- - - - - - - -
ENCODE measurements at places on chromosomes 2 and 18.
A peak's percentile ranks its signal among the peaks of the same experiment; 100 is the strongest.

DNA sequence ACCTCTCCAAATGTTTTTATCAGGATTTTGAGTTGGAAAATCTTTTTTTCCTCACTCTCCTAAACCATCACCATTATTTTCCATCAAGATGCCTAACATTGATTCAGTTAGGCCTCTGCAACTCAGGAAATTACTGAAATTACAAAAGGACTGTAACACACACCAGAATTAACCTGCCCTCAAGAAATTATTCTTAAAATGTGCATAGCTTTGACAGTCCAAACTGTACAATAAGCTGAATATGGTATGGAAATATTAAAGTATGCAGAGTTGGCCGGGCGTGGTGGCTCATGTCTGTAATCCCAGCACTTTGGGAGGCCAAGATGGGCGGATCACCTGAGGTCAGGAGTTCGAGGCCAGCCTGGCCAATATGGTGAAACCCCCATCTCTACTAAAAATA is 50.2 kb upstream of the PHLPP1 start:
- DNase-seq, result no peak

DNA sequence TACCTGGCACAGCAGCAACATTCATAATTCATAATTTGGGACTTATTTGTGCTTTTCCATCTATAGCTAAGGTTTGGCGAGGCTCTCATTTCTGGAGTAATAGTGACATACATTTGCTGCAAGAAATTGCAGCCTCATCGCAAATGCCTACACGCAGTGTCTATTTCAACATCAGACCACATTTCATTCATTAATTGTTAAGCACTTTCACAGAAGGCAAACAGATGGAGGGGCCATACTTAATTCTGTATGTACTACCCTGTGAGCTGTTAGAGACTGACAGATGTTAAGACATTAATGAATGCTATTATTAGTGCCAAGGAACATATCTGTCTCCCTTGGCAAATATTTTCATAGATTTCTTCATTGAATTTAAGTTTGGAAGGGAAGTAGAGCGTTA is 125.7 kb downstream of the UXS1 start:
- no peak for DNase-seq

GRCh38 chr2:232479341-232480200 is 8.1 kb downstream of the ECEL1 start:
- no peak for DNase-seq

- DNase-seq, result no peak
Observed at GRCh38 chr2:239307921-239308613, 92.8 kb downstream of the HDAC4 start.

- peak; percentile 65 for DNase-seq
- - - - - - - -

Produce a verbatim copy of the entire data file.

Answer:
ENCODE measurements at places on chromosomes 2 and 18.
A peak's percentile ranks its signal among the peaks of the same experiment; 100 is the strongest.

DNA sequence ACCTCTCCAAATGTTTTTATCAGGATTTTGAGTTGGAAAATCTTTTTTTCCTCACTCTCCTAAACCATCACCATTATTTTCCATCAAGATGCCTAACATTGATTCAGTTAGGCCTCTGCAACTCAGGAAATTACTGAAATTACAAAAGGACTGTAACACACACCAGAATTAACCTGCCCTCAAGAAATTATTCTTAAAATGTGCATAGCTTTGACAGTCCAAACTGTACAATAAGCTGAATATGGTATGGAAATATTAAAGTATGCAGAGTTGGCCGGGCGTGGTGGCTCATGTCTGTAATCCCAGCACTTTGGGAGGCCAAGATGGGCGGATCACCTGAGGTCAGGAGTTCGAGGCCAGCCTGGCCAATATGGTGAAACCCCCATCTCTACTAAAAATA is 50.2 kb upstream of the PHLPP1 start:
- DNase-seq, result no peak

DNA sequence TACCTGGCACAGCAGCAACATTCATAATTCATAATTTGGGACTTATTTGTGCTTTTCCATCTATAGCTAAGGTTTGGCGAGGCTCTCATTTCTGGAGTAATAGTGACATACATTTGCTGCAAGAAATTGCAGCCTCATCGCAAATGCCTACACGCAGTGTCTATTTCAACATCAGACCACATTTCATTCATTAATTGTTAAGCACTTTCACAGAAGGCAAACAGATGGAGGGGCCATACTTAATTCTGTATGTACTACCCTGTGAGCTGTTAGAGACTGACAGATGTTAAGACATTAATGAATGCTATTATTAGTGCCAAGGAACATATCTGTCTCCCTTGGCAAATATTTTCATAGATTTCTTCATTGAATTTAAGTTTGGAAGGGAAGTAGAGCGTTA is 125.7 kb downstream of the UXS1 start:
- no peak for DNase-seq

GRCh38 chr2:232479341-232480200 is 8.1 kb downstream of the ECEL1 start:
- no peak for DNase-seq

- DNase-seq, result no peak
Observed at GRCh38 chr2:239307921-239308613, 92.8 kb downstream of the HDAC4 start.

- peak; percentile 65 for DNase-seq